By law a licence will be needed for:
- the sale of alcohol
- providing regulated entertainment
- selling hot food at night.
The purposes of the licensing laws are to prevent crime, promote public safety, protect children from harm and prevent public nuisance.
Applying for a licence
The licensable activities are then subject to various forms of authorisation which include:
- Premises licences,
- Club premises certificates (CPC),
- Personal licences
- Temporary event notices (TEN)
Authorisation for a licensed activity is obtained from the Local Authority and authorisation for a licensed activity is only granted after completion of the licensing process.
In order to be authorised to provide the licensable activities, you must apply to the Local Authority to hold a premises licence. A new application must be sent to various responsible authorities who can then make representations if they a) do not wish to consent to the licence or b) they will agree to the licence, but only with certain conditions. If there are no representations the licence will be granted.
In the event that a licence is not granted, you can appeal to the Magistrates Court. BRM can offer advice, attend the hearing and represent you should you wish to appeal.
Pub licensing and nightclub licensing are common licensing applications and both pub and nightclubs will require one or more licenses to sell alcohol, provide entertainment or hot food.
The history of alcohol licensing
You might be surprised to know that alcohol licensing law has existed for over 500 years. The first incarnation of the alcohol licensing law was strangely enough intended to stop indoor games being played in pubs! The games were seen as a distraction from archery which was seen as an activity necessary for defence of the country. Later revision of the law sought to preserve public order.
Licensing of alcohol today
As the need for accomplished archers is much less nowadays, modern licensing law exists much more to stop the sale of alcohol to minors, prevent public disorder and crime. Not only must the premises where the sale of alcohol is taking place from be licensed, but there must also be a Designated Premises Supervisor ("DPS") The DPS must have their own personal licence and would normally be the person involved in the day-to-day running of the sale of alcohol and will be a point of contact for the police and the council.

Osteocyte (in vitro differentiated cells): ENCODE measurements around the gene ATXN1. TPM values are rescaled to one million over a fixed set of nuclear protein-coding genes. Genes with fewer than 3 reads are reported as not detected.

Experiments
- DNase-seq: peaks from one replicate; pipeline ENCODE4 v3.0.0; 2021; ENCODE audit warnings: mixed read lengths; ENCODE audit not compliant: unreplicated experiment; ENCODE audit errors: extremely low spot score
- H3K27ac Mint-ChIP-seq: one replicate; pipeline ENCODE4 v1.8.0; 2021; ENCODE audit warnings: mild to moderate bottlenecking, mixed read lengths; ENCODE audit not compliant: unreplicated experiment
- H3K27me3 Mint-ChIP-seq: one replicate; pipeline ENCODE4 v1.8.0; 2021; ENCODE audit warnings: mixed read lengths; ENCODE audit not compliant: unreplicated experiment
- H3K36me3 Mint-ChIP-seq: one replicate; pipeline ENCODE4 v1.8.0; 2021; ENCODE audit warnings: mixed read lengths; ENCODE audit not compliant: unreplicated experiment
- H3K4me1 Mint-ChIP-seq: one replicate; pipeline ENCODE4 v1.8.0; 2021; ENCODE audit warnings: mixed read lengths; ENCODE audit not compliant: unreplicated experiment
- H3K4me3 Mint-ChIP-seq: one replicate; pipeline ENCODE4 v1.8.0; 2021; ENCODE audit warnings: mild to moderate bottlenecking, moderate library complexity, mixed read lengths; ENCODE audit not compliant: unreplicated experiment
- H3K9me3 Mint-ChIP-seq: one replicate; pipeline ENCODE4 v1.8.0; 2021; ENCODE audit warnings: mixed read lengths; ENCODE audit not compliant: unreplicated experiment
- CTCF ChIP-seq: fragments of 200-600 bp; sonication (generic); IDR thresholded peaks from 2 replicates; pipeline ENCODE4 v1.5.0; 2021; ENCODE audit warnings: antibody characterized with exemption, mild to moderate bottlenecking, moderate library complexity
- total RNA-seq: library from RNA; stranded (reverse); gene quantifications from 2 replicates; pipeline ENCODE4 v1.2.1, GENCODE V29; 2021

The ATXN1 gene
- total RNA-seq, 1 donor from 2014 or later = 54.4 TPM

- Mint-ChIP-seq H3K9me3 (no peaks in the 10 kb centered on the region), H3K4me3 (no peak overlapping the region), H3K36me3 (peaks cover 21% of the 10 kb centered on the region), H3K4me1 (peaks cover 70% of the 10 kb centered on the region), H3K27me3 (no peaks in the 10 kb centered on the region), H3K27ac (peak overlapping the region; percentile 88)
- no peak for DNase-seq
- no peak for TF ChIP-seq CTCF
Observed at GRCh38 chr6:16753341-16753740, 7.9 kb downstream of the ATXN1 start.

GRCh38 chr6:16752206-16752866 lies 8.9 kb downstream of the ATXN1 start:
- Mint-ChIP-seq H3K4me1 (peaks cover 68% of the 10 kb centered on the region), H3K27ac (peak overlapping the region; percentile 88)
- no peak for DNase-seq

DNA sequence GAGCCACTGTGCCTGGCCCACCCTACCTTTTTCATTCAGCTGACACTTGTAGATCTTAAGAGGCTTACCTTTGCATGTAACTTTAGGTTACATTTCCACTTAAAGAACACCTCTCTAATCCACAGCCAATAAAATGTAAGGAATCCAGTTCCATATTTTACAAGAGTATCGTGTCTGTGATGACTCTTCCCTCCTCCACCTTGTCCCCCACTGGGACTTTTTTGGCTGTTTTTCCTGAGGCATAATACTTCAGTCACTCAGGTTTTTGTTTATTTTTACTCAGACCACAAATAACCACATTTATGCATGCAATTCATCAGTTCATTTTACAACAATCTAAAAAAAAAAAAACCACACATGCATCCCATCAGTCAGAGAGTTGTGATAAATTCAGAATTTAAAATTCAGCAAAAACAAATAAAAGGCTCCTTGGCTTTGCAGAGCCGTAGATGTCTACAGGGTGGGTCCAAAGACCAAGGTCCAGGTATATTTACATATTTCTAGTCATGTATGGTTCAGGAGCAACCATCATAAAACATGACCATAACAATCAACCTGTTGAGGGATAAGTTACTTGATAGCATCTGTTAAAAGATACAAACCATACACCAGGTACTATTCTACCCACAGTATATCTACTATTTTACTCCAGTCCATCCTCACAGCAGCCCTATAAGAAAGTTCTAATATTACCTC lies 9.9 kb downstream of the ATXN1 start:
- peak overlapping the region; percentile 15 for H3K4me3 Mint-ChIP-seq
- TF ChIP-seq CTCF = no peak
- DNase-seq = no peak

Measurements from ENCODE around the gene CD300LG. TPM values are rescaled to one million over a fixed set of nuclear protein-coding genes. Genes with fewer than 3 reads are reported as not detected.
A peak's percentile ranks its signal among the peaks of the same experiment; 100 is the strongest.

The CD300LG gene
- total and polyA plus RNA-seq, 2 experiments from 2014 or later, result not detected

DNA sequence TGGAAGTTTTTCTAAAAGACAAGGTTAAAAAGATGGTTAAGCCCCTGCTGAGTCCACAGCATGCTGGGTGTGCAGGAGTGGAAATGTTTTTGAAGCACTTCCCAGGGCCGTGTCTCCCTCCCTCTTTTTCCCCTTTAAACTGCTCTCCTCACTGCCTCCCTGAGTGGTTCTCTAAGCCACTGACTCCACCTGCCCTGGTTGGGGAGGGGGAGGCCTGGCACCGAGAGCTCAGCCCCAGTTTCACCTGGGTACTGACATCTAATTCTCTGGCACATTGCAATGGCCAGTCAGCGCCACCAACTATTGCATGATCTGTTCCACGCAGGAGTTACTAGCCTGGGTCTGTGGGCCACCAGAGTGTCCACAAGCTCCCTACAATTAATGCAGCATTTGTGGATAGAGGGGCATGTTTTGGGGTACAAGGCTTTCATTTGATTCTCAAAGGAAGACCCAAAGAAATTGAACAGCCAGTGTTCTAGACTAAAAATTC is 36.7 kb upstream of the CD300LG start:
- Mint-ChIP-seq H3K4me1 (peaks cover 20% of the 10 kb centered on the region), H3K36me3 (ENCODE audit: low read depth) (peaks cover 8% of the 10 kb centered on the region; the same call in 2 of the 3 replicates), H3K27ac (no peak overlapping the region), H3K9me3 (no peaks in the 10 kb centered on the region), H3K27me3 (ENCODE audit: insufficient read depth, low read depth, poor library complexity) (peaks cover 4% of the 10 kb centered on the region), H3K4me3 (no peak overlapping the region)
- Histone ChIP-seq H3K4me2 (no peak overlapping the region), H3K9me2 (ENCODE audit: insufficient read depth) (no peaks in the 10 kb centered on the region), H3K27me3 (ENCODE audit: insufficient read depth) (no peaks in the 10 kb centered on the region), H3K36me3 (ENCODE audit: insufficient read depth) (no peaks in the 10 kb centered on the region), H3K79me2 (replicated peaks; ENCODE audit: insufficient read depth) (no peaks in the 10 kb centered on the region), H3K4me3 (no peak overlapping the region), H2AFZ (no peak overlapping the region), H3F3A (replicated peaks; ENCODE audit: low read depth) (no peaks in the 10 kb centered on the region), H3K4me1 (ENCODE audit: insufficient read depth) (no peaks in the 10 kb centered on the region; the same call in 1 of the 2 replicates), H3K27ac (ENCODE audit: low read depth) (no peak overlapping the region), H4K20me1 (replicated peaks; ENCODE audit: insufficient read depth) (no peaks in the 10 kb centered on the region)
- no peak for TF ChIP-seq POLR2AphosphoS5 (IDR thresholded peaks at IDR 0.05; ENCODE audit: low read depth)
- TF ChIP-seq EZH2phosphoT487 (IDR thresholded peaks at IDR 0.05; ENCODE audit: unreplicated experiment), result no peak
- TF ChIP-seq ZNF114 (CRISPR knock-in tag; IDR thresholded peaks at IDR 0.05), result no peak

A wide range of entertainments are regulated by UK licensing law including theatrical performances, music, concerts, dancing, sporting events, film exhibitions and cinema.
Early versions of UK entertainment licensing law existed in order to preserve and uphold public morality, with any attempt to control public disorder secondary to this but the principles for the need for entertainment licensing and regulation have evolved over time.
Apart from a few exceptions, you will need an entertainment licence if you are planning to provide forms of public entertainment to an audience in your premises such as:
- live music performance,
- playing of pre-recorded music
- exhibition of a film
- a boxing or wrestling event
- an indoor sporting event
- dance performance
- performance of a play
A licence is needed if any facilities for entertainment are provided for members of the public, members of a club or if entertainment is provided with the intention of making a profit.
Late night refreshment services are a licensable activity under the terms of the Licensing Act 2003.
The definition of late night refreshment services are a business selling hot food or hot drink between 11pm and 5am. A licence for late night refreshment services is most often required by takeaways and late night cafes (including mobile cafes; burger vans, hot dog stands and the like)
There are exemptions to the requirement for a licence with two examples being staff canteens and premises selling food which can be consumed straight away in an all night grocery shop. Several other exemptions exist.
How BRM Solicitors can help you with Licensing Law
We have vast experience in helping businesses and individuals with licensing law. BRM regularly provide advice on licensing law to many prominent local businesses and individuals for one-off events through to opening large licensed venues. This includes initial applications, transferring licences or appealing any decisions at the Magistrate's Court or in front of the Licensing Committee.
Dealing with pub licensing law and nightclub licensing law are common tasks for us, so whatever issues you have, our licensing solicitors can help.
If you need further advice on any licensing law matters, please contact:
Sarah Rowland - 01246 564039